Doctors explain how daylight savings can impact mental health

Local News

SALT LAKE CITY (ABC4) – As we approach daylight saving time, we take a look at the symptoms of depression during the winter months.

Doctors at the University of Utah Health say the end of daylight-saving may intensify what’s called a seasonal affective disorder. S.A.D is a type of depression people may experience due to the change in seasons.

Jason Hunziker, MD is a Chief of Adult Psychiatry Division at Huntsman Mental Institute says, “usually what we see is in the fall and winter months patients who suffer from this type of depression end up with these depressive symptoms.”

Hunziker tells ABC4 that the symptoms are often seen more in women than men, and it typically starts when they are younger but comes and goes as they get older.

Ganel-Lyn Condie, an author, and a speaker says while people should check their mental health year-round, not just in the wintertime.

“For me, I shower every day, I get dressed every day, my mental health is something I check in with every day,” adds Condie.

Condie says she is also sensitive to the symptoms of seasonal depression, she tells ABC4 that she receives messages on social media from friends and colleagues who may also be struggling with depression who reach out for support and comfort.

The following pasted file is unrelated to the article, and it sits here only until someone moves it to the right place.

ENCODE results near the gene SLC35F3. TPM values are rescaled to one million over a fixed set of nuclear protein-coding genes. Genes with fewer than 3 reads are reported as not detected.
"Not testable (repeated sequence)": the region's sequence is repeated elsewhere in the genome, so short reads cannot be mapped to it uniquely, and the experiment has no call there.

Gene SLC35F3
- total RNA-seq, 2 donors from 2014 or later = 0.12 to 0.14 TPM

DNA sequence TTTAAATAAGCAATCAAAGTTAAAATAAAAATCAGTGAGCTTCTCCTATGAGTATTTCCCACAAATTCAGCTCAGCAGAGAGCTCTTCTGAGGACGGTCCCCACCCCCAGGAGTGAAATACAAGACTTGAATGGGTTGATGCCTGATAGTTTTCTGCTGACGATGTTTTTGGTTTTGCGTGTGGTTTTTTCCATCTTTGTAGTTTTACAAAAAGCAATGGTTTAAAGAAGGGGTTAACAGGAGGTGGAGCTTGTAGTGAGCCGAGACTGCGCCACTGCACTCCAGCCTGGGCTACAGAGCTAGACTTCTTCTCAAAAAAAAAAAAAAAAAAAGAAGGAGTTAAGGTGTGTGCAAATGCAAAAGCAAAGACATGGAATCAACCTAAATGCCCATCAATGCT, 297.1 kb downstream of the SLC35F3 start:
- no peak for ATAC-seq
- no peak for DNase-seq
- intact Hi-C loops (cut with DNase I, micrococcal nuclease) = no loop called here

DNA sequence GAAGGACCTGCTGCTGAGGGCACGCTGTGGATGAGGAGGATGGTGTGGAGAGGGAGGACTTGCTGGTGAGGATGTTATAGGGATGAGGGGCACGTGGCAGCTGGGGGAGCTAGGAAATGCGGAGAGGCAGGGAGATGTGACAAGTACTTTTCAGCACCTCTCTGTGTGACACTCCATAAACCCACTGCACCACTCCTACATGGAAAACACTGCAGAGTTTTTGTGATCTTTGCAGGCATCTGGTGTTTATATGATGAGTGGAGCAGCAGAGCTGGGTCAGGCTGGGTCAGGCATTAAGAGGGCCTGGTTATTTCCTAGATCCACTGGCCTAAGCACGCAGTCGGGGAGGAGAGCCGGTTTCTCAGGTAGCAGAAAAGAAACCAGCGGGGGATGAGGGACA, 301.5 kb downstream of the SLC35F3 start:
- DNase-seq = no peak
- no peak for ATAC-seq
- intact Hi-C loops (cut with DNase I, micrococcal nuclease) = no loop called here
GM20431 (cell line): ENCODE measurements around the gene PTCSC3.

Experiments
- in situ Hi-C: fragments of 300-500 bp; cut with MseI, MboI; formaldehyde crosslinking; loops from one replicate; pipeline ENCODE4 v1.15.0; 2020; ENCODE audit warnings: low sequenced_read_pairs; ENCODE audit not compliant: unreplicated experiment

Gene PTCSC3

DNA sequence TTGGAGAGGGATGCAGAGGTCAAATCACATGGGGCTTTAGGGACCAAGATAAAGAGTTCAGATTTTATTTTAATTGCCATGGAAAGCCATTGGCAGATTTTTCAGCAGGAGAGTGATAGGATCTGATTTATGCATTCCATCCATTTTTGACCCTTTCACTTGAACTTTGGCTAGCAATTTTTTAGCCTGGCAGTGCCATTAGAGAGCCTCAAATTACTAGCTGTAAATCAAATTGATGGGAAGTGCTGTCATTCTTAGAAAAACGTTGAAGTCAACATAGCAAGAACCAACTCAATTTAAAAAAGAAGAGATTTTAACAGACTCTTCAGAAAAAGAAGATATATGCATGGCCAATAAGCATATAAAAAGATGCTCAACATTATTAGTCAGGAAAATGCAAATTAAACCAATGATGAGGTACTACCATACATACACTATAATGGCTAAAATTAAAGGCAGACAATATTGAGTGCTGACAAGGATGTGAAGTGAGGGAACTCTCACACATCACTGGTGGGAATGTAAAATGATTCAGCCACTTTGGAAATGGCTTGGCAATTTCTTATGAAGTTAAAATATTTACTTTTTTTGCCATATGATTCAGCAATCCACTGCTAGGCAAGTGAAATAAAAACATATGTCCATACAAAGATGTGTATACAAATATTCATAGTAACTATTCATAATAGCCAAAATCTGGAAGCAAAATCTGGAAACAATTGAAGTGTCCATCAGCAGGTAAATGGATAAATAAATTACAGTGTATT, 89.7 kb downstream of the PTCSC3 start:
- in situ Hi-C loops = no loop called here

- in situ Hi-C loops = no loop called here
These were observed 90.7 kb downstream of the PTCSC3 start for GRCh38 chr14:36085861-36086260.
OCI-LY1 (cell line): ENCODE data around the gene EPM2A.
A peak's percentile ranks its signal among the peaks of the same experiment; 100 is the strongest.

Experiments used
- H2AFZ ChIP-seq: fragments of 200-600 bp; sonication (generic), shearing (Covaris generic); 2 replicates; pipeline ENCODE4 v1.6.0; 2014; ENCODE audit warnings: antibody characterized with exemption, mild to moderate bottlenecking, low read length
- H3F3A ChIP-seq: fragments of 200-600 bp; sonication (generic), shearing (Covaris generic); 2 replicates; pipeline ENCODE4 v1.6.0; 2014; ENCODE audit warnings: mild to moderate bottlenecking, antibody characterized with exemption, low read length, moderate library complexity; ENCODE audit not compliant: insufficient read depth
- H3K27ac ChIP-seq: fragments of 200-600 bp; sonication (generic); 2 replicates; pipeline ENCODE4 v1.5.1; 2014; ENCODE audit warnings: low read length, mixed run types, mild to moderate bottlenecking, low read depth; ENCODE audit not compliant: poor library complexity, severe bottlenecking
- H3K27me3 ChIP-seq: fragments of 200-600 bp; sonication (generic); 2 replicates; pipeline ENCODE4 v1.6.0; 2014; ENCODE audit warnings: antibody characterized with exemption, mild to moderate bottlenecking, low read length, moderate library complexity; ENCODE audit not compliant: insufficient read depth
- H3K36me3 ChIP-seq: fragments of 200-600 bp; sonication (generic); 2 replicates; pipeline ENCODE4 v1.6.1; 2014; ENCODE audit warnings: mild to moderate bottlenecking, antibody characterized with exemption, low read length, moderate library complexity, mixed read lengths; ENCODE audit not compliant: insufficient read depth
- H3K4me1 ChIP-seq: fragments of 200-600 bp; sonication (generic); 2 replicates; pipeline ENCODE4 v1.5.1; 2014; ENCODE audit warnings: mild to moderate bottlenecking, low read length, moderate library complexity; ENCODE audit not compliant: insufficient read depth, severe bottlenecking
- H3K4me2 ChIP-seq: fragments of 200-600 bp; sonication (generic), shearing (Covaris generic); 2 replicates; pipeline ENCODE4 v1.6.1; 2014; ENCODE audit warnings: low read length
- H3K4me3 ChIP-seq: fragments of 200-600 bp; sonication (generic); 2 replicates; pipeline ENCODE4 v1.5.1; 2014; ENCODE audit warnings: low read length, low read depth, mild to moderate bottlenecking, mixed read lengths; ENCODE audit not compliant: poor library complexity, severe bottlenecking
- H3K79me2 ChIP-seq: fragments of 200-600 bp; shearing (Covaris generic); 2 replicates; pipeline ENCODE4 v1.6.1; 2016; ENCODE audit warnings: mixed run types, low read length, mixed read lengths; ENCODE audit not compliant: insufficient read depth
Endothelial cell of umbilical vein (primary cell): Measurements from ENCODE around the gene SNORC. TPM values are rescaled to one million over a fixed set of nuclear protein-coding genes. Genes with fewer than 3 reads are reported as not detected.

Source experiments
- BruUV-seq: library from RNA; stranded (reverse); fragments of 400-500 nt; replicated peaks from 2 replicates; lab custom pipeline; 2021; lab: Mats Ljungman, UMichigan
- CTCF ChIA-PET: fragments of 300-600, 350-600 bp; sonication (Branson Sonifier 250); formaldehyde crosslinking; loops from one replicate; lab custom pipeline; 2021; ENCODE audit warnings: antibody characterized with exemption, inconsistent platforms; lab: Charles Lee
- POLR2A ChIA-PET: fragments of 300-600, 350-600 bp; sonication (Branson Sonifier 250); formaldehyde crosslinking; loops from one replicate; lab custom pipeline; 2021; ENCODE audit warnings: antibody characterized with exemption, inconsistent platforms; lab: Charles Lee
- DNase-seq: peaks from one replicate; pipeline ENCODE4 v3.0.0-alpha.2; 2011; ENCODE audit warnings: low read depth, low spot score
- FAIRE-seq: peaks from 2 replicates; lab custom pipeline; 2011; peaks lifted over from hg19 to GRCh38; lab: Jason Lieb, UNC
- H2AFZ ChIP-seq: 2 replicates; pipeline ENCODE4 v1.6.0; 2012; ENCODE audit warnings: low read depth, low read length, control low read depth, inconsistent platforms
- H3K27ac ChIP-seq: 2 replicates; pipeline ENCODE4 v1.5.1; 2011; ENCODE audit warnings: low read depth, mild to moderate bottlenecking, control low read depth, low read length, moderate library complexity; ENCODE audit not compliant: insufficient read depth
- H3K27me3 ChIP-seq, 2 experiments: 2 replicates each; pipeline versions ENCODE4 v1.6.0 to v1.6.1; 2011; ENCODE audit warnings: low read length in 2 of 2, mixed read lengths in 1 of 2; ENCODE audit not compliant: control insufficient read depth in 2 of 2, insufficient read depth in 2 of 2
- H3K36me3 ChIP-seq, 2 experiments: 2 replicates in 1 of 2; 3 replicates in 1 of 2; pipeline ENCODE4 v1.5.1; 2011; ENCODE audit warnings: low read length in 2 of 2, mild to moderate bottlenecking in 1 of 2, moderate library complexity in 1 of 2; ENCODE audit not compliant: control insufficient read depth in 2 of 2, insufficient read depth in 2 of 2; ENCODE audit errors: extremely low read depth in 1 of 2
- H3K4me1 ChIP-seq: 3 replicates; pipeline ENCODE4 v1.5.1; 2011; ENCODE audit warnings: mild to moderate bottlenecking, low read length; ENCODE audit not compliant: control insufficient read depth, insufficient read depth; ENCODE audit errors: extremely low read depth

“For me, mental health is every season of the year,” says Condie as she, as well as her colleagues, experienced the symptoms during the spring as well.

Jason Hunziker, MD at Huntsman Mental Institute tells ABC4, “people with seasonal affective disorder unfortunately often don’t get diagnosed unless their symptoms of depression get very severe.”

According to the University of Utah Health, in 2019 seasonal affective disorder impacted nearly 5% of the U.S. population. Dr. Jason Hunziker of the Huntsman Mental Institute tells me depression is not uncommon during Utah winters.

“Because of where we are we definitely have more of a depression during this time of year,” says Hunziker.

He says people who are sensitive to a lack of sunlight may suffer from increased symptoms of depression like feeling less energetic, having trouble sleeping, fluctuating weight, displeasure in activities, and being socially isolated.

“We end up isolating in the middle of winter or as the winter months approach and that’s the wrong thing to do,” shares Dr. Hunziker.

He says getting the smallest dose of sunlight, interacting with others, and maintaining a sensible diet are some things that could play a role in combatting depression in the winter months. Additionally, it’s important for family members and friends to recognize the signs when a loved one may be suffering silently. 

“If you know that you tend to experience seasonal depression, start preparing six to eight weeks prior to the time your symptoms usually start,” Hunziker says.

Doctors Say anyone feeling signs of depression should talk to their health provider and stress that there is no reason to suffer in the wintertime.

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